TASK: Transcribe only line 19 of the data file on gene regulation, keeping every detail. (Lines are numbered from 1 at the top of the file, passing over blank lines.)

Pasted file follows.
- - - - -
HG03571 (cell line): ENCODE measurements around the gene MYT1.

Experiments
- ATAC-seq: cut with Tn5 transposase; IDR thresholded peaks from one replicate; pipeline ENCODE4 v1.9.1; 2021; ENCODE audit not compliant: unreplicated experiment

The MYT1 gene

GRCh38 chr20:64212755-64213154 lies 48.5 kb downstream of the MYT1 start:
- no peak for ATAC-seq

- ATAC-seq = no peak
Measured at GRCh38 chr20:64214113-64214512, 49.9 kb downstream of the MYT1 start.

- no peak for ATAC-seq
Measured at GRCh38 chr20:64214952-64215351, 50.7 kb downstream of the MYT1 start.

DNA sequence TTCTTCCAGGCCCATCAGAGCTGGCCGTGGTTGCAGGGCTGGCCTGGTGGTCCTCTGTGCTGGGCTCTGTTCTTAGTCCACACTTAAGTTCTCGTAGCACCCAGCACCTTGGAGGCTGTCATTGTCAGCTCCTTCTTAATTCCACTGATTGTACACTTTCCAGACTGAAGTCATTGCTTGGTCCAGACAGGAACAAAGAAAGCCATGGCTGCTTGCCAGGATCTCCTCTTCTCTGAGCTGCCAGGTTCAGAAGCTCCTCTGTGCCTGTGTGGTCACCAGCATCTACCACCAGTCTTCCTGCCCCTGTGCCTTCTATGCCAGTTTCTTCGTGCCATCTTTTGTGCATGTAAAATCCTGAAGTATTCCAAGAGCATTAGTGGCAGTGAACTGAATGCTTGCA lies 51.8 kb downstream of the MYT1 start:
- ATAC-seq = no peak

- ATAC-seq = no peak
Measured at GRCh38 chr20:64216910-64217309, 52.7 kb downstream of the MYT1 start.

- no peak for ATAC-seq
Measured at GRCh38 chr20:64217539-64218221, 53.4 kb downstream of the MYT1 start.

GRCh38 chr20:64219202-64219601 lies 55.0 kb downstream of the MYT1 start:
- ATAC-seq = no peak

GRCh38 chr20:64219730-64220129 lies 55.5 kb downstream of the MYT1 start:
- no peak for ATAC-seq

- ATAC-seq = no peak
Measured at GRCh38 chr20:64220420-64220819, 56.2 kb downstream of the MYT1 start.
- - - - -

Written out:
GRCh38 chr20:64219730-64220129 lies 55.5 kb downstream of the MYT1 start: